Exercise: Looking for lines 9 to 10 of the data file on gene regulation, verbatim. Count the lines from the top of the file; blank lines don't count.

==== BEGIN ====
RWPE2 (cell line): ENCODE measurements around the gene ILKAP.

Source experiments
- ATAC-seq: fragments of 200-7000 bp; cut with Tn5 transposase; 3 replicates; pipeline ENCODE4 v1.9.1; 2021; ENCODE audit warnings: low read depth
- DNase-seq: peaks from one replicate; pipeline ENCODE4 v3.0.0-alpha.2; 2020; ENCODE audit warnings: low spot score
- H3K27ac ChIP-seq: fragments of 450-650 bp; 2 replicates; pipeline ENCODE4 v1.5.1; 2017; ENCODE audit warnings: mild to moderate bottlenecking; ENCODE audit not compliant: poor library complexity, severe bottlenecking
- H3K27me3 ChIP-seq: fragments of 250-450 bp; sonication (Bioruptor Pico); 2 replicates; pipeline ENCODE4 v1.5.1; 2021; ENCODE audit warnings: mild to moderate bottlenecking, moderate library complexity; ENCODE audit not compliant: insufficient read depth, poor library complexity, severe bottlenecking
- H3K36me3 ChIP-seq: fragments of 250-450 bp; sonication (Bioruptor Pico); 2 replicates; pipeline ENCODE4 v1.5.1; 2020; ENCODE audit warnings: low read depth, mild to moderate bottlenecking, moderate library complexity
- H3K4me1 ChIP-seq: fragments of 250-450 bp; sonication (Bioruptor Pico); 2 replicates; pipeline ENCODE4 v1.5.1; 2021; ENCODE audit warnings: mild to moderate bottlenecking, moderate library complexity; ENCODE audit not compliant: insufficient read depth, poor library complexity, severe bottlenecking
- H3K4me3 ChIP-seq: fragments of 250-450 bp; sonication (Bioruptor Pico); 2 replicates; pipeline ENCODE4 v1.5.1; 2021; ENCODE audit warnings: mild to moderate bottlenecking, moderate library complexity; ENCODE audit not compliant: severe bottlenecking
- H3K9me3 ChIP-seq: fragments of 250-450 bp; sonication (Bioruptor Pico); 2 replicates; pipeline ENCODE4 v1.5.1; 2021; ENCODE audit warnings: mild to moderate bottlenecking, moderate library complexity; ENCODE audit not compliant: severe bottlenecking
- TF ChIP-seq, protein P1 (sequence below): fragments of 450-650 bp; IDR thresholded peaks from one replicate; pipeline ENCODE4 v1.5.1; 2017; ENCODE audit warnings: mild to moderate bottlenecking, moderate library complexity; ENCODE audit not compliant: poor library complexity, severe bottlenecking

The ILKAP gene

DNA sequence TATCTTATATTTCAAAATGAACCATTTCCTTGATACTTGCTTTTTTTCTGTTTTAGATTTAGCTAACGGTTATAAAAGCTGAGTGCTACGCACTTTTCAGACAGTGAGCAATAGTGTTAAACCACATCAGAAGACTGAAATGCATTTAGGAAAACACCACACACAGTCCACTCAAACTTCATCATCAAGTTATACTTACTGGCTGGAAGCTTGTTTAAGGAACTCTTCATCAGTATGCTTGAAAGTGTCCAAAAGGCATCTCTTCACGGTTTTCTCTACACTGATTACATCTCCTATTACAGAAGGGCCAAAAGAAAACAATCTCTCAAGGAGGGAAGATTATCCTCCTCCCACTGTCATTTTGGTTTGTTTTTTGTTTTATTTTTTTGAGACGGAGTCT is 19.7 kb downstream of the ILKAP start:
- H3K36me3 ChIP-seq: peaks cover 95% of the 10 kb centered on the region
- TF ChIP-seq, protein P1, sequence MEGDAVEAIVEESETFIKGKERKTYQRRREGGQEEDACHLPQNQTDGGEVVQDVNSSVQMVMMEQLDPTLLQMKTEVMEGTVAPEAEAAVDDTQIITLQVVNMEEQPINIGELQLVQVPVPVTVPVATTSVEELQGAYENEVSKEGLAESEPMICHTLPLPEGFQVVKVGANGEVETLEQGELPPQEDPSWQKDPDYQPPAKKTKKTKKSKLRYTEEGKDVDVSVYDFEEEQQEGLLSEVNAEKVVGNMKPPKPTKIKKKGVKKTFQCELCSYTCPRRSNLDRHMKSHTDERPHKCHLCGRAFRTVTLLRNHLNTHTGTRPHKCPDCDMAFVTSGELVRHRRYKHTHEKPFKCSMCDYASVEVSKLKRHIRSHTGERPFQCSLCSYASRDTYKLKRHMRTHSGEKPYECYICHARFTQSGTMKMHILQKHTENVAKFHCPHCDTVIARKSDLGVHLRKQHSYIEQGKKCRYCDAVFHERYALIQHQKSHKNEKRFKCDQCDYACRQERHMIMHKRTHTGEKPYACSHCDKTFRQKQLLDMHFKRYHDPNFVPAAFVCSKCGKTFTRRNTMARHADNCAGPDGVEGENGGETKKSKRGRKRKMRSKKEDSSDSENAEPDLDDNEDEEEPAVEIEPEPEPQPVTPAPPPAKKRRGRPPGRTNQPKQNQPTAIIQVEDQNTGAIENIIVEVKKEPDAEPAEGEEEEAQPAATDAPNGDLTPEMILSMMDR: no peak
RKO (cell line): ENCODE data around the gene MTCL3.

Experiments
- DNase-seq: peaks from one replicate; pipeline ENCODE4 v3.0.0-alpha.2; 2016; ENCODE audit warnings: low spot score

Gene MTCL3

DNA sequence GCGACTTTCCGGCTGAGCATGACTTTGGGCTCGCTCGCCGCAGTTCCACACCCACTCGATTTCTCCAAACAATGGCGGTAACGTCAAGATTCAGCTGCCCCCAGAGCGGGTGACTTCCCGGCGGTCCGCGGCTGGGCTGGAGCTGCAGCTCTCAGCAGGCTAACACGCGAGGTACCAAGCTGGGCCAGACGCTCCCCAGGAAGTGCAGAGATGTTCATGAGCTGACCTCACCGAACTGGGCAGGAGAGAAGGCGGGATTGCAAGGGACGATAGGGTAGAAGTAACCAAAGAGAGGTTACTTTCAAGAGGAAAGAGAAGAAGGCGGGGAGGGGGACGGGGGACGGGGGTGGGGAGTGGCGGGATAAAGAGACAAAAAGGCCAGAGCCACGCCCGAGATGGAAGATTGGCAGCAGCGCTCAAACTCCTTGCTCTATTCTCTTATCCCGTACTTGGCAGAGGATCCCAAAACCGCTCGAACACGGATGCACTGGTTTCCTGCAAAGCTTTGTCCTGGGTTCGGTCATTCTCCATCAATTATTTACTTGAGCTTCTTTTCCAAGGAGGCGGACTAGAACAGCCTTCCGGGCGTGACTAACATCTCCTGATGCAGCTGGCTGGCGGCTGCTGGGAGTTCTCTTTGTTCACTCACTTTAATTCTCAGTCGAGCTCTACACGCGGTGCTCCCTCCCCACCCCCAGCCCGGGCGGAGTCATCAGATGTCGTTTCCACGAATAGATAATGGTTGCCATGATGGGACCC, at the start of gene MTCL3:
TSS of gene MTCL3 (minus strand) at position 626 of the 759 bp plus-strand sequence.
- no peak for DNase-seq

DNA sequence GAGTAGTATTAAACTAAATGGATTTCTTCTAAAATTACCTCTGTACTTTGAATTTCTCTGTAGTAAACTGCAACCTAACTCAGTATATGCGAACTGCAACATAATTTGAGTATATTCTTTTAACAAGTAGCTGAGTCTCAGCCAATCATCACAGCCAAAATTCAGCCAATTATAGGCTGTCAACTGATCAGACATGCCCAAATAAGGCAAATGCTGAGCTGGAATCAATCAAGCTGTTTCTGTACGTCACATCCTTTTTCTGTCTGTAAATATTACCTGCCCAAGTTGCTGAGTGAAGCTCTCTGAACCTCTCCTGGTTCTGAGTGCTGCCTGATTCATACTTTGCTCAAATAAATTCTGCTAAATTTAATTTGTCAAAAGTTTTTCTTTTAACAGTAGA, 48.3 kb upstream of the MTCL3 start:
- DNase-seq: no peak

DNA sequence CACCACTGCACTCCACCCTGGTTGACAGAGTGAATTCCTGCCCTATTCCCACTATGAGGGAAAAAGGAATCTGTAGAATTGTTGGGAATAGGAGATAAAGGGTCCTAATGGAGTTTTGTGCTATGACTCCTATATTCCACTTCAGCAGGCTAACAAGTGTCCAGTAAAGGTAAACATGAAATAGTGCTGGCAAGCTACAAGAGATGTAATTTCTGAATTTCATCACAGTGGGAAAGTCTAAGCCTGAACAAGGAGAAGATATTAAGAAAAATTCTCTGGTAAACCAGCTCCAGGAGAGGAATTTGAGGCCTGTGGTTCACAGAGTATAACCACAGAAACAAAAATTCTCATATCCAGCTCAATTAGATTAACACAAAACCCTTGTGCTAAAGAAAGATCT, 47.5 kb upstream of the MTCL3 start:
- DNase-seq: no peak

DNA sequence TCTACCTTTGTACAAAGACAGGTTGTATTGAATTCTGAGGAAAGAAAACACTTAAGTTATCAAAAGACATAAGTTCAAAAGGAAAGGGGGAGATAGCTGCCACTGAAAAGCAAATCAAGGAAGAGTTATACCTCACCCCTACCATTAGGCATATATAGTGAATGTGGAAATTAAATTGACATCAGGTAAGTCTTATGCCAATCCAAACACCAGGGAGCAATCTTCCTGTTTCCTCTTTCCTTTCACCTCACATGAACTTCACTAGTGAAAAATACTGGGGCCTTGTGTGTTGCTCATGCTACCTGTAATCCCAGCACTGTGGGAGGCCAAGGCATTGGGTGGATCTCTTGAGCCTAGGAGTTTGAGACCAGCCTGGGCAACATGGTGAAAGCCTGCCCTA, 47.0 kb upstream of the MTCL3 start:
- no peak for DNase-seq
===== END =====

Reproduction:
- H3K4me3 ChIP-seq: fragments of 250-450 bp; sonication (Bioruptor Pico); 2 replicates; pipeline ENCODE4 v1.5.1; 2021; ENCODE audit warnings: mild to moderate bottlenecking, moderate library complexity; ENCODE audit not compliant: severe bottlenecking
- H3K9me3 ChIP-seq: fragments of 250-450 bp; sonication (Bioruptor Pico); 2 replicates; pipeline ENCODE4 v1.5.1; 2021; ENCODE audit warnings: mild to moderate bottlenecking, moderate library complexity; ENCODE audit not compliant: severe bottlenecking